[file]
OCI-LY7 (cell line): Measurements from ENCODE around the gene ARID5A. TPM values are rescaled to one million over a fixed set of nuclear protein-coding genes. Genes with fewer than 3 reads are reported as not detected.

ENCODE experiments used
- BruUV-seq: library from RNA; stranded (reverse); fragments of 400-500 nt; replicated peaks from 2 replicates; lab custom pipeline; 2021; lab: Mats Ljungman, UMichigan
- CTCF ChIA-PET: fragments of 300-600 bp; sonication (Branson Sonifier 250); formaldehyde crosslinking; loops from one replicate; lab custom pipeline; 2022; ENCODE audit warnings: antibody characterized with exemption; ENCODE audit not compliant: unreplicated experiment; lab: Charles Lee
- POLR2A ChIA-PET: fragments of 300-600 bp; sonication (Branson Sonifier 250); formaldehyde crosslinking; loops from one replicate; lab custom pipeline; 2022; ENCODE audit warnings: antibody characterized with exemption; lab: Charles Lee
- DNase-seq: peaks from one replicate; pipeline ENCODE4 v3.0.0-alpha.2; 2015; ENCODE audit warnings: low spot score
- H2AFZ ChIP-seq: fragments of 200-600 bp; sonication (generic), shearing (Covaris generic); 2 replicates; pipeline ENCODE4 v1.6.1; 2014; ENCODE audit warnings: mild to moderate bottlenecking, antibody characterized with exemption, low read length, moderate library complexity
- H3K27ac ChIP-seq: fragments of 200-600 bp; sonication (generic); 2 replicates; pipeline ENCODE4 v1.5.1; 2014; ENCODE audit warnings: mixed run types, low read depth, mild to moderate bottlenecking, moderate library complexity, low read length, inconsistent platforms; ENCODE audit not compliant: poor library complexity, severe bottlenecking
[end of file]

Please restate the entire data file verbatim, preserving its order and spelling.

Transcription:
OCI-LY7 (cell line): Measurements from ENCODE around the gene ARID5A. TPM values are rescaled to one million over a fixed set of nuclear protein-coding genes. Genes with fewer than 3 reads are reported as not detected.

ENCODE experiments used
- BruUV-seq: library from RNA; stranded (reverse); fragments of 400-500 nt; replicated peaks from 2 replicates; lab custom pipeline; 2021; lab: Mats Ljungman, UMichigan
- CTCF ChIA-PET: fragments of 300-600 bp; sonication (Branson Sonifier 250); formaldehyde crosslinking; loops from one replicate; lab custom pipeline; 2022; ENCODE audit warnings: antibody characterized with exemption; ENCODE audit not compliant: unreplicated experiment; lab: Charles Lee
- POLR2A ChIA-PET: fragments of 300-600 bp; sonication (Branson Sonifier 250); formaldehyde crosslinking; loops from one replicate; lab custom pipeline; 2022; ENCODE audit warnings: antibody characterized with exemption; lab: Charles Lee
- DNase-seq: peaks from one replicate; pipeline ENCODE4 v3.0.0-alpha.2; 2015; ENCODE audit warnings: low spot score
- H2AFZ ChIP-seq: fragments of 200-600 bp; sonication (generic), shearing (Covaris generic); 2 replicates; pipeline ENCODE4 v1.6.1; 2014; ENCODE audit warnings: mild to moderate bottlenecking, antibody characterized with exemption, low read length, moderate library complexity
- H3K27ac ChIP-seq: fragments of 200-600 bp; sonication (generic); 2 replicates; pipeline ENCODE4 v1.5.1; 2014; ENCODE audit warnings: mixed run types, low read depth, mild to moderate bottlenecking, moderate library complexity, low read length, inconsistent platforms; ENCODE audit not compliant: poor library complexity, severe bottlenecking